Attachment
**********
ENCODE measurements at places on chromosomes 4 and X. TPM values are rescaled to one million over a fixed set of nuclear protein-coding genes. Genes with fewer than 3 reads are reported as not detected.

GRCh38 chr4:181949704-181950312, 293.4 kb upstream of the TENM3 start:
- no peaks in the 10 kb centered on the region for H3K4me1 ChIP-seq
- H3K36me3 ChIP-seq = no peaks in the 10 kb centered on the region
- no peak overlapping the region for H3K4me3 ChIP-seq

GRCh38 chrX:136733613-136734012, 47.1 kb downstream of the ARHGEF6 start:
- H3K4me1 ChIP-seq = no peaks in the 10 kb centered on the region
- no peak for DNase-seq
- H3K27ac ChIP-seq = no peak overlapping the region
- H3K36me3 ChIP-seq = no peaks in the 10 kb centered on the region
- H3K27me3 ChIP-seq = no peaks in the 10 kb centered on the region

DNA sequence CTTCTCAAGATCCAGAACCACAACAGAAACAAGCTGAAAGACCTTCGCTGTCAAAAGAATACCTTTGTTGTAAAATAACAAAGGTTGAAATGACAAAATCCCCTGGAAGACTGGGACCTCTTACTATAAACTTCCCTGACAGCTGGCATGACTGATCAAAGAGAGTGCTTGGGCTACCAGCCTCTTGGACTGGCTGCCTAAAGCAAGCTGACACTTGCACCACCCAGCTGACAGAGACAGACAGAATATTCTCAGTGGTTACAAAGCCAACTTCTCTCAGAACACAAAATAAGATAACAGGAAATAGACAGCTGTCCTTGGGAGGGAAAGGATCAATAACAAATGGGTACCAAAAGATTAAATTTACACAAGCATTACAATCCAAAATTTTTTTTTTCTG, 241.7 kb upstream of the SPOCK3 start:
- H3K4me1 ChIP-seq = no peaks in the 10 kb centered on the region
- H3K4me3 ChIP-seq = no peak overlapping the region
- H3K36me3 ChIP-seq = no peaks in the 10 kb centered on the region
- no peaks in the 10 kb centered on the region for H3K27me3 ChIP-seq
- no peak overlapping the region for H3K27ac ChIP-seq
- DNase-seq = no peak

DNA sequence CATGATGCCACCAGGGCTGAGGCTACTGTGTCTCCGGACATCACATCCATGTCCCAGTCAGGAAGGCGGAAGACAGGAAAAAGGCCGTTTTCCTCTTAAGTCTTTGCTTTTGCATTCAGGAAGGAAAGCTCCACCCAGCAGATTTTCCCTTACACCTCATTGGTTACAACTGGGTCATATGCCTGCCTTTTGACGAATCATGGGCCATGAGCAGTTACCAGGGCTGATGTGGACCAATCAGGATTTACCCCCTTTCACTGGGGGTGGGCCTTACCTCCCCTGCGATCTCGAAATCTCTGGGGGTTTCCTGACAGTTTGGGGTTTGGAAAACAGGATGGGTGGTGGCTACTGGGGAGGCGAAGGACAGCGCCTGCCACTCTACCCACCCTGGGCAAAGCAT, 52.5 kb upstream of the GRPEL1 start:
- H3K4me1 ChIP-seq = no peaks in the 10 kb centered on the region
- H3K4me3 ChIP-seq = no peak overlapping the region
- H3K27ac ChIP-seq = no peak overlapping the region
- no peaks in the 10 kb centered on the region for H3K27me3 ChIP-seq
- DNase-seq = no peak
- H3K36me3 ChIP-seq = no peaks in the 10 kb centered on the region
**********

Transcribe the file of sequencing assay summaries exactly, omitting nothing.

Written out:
ENCODE measurements at places on chromosomes 4 and X. TPM values are rescaled to one million over a fixed set of nuclear protein-coding genes. Genes with fewer than 3 reads are reported as not detected.

GRCh38 chr4:181949704-181950312, 293.4 kb upstream of the TENM3 start:
- no peaks in the 10 kb centered on the region for H3K4me1 ChIP-seq
- H3K36me3 ChIP-seq = no peaks in the 10 kb centered on the region
- no peak overlapping the region for H3K4me3 ChIP-seq

GRCh38 chrX:136733613-136734012, 47.1 kb downstream of the ARHGEF6 start:
- H3K4me1 ChIP-seq = no peaks in the 10 kb centered on the region
- no peak for DNase-seq
- H3K27ac ChIP-seq = no peak overlapping the region
- H3K36me3 ChIP-seq = no peaks in the 10 kb centered on the region
- H3K27me3 ChIP-seq = no peaks in the 10 kb centered on the region

DNA sequence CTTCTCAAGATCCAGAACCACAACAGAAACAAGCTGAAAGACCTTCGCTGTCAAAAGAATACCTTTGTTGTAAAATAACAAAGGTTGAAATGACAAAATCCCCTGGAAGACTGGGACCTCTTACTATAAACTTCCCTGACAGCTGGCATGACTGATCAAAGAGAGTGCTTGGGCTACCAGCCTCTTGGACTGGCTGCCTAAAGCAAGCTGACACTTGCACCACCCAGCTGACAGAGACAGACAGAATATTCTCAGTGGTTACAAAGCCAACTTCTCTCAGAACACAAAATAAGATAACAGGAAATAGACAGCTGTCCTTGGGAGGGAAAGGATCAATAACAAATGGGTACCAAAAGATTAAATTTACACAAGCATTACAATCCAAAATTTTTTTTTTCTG, 241.7 kb upstream of the SPOCK3 start:
- H3K4me1 ChIP-seq = no peaks in the 10 kb centered on the region
- H3K4me3 ChIP-seq = no peak overlapping the region
- H3K36me3 ChIP-seq = no peaks in the 10 kb centered on the region
- no peaks in the 10 kb centered on the region for H3K27me3 ChIP-seq
- no peak overlapping the region for H3K27ac ChIP-seq
- DNase-seq = no peak

DNA sequence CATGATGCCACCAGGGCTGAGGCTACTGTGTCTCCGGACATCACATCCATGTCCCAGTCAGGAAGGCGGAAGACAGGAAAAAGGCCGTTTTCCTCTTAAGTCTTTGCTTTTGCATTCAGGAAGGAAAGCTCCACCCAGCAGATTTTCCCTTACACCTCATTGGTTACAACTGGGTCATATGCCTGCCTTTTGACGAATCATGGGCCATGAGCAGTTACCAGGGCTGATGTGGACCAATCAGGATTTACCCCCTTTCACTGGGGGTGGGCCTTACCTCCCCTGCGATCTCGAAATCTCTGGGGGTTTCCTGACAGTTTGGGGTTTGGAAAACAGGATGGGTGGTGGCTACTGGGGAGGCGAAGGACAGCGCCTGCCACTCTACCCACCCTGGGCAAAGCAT, 52.5 kb upstream of the GRPEL1 start:
- H3K4me1 ChIP-seq = no peaks in the 10 kb centered on the region
- H3K4me3 ChIP-seq = no peak overlapping the region
- H3K27ac ChIP-seq = no peak overlapping the region
- no peaks in the 10 kb centered on the region for H3K27me3 ChIP-seq
- DNase-seq = no peak
- H3K36me3 ChIP-seq = no peaks in the 10 kb centered on the region